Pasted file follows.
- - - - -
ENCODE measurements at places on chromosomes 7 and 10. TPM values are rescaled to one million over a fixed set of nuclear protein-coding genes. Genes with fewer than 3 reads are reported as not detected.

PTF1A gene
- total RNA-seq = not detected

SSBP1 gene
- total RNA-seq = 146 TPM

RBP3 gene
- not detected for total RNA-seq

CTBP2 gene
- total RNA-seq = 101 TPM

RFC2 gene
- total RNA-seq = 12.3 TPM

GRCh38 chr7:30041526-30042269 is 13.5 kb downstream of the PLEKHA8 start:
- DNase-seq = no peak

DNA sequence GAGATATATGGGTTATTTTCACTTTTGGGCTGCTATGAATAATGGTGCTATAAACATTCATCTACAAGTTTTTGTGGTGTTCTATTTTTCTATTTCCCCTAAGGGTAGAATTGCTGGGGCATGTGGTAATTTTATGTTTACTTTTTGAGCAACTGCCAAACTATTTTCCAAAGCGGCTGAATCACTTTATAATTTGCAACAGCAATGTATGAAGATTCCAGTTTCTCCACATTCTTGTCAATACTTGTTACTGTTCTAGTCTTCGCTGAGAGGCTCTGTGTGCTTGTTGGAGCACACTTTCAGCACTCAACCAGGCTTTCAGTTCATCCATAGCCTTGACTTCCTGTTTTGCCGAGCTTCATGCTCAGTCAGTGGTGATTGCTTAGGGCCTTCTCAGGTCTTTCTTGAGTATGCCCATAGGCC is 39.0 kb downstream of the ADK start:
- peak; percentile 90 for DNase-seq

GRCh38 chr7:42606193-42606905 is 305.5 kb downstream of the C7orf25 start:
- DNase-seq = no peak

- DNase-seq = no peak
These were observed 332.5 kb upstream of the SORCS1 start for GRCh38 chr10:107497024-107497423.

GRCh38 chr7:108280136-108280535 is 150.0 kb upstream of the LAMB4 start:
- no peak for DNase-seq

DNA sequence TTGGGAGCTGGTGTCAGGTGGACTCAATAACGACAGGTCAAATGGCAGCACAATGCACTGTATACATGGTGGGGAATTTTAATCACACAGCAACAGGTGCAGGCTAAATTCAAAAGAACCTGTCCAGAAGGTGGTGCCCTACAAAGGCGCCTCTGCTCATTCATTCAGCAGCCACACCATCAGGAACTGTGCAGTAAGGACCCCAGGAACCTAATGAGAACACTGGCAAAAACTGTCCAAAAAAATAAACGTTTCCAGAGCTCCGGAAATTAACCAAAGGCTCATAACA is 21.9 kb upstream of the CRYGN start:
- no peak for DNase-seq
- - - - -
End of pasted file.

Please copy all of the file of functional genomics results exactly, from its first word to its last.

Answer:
ENCODE measurements at places on chromosomes 7 and 10. TPM values are rescaled to one million over a fixed set of nuclear protein-coding genes. Genes with fewer than 3 reads are reported as not detected.

PTF1A gene
- total RNA-seq = not detected

SSBP1 gene
- total RNA-seq = 146 TPM

RBP3 gene
- not detected for total RNA-seq

CTBP2 gene
- total RNA-seq = 101 TPM

RFC2 gene
- total RNA-seq = 12.3 TPM

GRCh38 chr7:30041526-30042269 is 13.5 kb downstream of the PLEKHA8 start:
- DNase-seq = no peak

DNA sequence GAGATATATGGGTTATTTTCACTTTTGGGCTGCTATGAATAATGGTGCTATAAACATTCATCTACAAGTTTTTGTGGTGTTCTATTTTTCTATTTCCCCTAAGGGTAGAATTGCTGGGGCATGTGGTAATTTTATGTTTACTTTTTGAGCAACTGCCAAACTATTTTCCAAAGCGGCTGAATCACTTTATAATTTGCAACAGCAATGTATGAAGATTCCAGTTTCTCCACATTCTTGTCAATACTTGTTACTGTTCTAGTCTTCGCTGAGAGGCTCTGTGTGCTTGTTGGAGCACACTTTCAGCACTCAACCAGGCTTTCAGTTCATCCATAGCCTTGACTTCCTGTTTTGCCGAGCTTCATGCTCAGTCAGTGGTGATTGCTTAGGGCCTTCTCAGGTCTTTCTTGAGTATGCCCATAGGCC is 39.0 kb downstream of the ADK start:
- peak; percentile 90 for DNase-seq

GRCh38 chr7:42606193-42606905 is 305.5 kb downstream of the C7orf25 start:
- DNase-seq = no peak

- DNase-seq = no peak
These were observed 332.5 kb upstream of the SORCS1 start for GRCh38 chr10:107497024-107497423.

GRCh38 chr7:108280136-108280535 is 150.0 kb upstream of the LAMB4 start:
- no peak for DNase-seq

DNA sequence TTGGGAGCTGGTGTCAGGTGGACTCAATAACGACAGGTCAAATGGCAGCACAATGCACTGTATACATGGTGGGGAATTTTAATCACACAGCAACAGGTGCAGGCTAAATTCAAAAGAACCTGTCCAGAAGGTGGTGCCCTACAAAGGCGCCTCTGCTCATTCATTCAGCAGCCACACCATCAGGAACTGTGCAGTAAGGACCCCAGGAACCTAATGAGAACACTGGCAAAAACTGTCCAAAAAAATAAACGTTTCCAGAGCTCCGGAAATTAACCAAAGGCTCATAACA is 21.9 kb upstream of the CRYGN start:
- no peak for DNase-seq